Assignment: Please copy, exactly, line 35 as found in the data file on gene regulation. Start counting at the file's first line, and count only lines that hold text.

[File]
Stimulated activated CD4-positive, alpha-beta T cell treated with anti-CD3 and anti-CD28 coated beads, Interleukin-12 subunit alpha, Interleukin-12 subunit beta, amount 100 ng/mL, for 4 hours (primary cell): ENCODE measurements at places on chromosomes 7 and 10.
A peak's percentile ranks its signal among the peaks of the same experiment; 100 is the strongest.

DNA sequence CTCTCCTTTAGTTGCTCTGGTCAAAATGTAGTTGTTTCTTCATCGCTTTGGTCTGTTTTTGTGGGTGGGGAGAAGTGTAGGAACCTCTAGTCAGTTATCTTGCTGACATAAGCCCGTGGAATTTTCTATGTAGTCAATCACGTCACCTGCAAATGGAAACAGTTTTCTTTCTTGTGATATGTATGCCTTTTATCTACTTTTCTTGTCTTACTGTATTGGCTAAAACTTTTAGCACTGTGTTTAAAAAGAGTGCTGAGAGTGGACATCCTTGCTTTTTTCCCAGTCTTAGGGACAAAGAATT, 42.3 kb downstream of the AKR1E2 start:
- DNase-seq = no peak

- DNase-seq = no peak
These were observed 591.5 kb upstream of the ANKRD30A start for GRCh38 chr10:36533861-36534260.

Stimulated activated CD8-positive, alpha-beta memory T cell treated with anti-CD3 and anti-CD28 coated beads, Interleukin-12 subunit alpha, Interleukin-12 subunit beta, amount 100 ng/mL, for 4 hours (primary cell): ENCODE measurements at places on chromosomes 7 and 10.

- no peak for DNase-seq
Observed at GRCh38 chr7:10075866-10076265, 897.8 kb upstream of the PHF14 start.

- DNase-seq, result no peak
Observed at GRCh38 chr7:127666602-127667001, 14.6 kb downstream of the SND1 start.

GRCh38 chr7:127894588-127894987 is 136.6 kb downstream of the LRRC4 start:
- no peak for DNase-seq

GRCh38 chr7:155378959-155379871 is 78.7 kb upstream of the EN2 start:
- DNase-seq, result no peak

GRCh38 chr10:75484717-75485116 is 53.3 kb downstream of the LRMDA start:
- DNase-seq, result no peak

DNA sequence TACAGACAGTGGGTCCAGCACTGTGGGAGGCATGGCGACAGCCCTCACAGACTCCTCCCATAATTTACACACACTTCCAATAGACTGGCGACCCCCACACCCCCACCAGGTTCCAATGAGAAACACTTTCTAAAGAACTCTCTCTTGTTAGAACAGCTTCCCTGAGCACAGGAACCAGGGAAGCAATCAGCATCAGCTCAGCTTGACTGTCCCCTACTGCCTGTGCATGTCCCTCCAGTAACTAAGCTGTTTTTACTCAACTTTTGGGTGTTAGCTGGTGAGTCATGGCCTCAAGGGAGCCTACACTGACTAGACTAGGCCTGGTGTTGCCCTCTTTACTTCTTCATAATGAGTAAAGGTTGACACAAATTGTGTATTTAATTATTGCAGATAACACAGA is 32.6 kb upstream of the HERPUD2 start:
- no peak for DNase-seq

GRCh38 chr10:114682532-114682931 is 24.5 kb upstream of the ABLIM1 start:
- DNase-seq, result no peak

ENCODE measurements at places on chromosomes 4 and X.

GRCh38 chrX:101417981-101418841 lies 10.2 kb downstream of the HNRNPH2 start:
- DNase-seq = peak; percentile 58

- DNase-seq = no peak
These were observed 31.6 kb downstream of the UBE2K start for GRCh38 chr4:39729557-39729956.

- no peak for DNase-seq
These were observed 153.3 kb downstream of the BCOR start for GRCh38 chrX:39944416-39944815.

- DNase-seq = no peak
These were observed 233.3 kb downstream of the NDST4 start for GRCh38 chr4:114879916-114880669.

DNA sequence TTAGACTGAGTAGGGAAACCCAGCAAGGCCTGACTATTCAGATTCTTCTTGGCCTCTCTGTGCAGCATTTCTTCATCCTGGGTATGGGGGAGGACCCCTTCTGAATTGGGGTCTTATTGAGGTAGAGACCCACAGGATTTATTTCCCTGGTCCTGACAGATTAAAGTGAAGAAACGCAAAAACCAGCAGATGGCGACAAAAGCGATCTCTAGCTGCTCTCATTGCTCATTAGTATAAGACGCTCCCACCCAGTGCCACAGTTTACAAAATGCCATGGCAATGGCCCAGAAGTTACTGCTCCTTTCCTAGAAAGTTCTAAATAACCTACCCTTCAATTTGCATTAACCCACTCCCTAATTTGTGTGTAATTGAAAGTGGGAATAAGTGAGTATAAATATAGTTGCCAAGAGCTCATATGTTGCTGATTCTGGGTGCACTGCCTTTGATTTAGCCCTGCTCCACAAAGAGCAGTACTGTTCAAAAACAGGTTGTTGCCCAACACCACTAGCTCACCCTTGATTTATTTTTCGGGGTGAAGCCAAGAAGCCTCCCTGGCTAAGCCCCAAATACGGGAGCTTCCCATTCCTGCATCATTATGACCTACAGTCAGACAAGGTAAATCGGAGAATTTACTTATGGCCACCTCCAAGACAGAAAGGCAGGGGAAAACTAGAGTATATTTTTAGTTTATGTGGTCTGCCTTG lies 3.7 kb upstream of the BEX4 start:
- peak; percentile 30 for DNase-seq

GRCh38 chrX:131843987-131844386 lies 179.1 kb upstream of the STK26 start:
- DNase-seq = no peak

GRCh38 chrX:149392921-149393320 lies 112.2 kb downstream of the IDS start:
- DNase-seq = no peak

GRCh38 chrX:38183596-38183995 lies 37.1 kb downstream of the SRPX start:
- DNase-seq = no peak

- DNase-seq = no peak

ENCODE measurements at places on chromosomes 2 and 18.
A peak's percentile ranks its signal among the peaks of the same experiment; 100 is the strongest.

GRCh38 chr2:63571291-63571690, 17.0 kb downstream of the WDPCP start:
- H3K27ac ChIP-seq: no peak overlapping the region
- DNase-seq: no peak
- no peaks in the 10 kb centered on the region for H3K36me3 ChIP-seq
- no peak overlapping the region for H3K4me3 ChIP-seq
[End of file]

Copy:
GRCh38 chrX:149392921-149393320 lies 112.2 kb downstream of the IDS start: